[12:22] Mark_Pitchfork-666: some bands, you know a new album is coming out, and you wonder if the songs will be good, but you don’t spend as much time wondering at a very base level what it’s going to sound like
[12:22] Mark_Pitchfork-666: but I think with them, you do, which adds to it
[12:24] TheBeard4904: i agree; i think the cult of expectation just builds and builds
[12:25] Mark_Pitchfork-666: that’s one thing they have in common with Radiohead. after Radiohead’s sound took that left turn around the time of Kid A, there has been anticipation whether they will “return to rock” or keep on a more electronic path, etc
[12:26] Mark_Pitchfork-666: although they’ve never diverged that much since
[12:26] Mark_Pitchfork-666: but yeah, blogs and message boards certainly do drive that anticipation
[12:26] TheBeard4904: yeah, i think radiohead is an interesting comparison
[12:27] TheBeard4904: in our review, we said that this record is animal collective’s bid to take things to a radiohead-like level
[12:27] TheBeard4904: this sort of class of acceptable weirdo groups that are allowed into the mainstream, people like bjork, radiohead, beck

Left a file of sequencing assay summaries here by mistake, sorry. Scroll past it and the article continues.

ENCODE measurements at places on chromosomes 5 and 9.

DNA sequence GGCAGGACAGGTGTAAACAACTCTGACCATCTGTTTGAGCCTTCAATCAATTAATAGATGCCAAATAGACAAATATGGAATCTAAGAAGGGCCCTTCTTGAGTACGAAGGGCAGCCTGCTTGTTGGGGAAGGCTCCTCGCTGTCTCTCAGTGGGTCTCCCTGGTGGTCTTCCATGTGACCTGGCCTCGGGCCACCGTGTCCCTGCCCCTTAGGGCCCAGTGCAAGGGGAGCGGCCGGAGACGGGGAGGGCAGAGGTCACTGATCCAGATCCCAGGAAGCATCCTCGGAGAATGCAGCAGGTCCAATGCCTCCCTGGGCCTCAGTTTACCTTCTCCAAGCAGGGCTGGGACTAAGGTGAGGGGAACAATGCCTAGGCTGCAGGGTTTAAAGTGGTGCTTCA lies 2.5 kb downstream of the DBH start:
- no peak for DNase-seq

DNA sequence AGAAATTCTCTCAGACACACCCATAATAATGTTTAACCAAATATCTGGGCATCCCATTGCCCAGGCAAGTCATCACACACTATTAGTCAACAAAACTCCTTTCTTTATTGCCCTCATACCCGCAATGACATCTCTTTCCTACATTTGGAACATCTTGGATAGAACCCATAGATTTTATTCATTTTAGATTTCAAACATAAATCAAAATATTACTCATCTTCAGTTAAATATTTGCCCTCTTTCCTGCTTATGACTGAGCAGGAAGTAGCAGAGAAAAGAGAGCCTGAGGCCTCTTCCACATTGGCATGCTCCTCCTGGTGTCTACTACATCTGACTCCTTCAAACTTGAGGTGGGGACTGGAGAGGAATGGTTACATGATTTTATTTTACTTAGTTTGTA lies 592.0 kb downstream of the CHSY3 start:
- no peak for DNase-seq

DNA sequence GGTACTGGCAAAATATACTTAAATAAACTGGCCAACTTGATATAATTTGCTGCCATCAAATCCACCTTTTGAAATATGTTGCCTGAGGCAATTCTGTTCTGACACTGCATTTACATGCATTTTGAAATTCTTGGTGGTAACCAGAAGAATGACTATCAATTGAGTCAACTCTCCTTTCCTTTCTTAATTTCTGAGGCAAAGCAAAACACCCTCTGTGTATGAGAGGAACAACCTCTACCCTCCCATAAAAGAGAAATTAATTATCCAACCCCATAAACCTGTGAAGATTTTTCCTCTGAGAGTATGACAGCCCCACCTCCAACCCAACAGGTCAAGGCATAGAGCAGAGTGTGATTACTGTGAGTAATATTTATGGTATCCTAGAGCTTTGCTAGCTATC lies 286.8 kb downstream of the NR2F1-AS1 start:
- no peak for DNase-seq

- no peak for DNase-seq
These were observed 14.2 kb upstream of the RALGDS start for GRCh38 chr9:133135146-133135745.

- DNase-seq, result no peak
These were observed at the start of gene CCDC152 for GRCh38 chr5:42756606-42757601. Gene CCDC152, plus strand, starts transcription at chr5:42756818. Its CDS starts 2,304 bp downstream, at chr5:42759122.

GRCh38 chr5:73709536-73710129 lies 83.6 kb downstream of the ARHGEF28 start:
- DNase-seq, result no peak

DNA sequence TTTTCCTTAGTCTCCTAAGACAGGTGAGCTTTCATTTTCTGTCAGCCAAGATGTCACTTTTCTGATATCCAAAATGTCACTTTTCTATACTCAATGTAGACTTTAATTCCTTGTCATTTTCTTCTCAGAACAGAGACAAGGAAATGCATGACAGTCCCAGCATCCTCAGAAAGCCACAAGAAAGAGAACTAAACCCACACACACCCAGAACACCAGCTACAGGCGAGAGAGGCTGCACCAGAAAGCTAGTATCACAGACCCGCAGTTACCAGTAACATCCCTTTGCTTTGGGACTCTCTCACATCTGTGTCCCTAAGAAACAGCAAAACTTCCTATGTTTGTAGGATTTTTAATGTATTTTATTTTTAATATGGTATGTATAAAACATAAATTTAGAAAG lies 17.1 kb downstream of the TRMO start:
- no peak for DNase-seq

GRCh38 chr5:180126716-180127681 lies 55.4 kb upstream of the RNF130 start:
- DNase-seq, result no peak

[12:28] TheBeard4904: do you think that’s an overreach?
[12:28] Mark_Pitchfork-666: that is something I have wondered about with this one, whether it will cross over to people who don’t follow music as closely
[12:29] Mark_Pitchfork-666: my initial thought is that I’m a little bit skeptical of it happening, because there are still a lot of things about A.C. that are pretty strange
[12:29] Mark_Pitchfork-666: one thing with Radiohead, is that every album had least a few tunes that could fairly be described as “rock songs.” you could tell what all the instruments were, there are guitars, etc., but that’s not really true with this record
[12:31] TheBeard4904: that’s true, but i kind of think some of the songs could reach a similar spectrum. not because they rock, but because, despite their weirdness, they sort of groove.
[12:31] TheBeard4904: “My Girls” for instance, is a real head bopper
[12:31] TheBeard4904: i mean, i could actually see people dancing to that
[12:32] Mark_Pitchfork-666: yeah, that’s true – very easy to imagine that having wide appeal, no doubt about it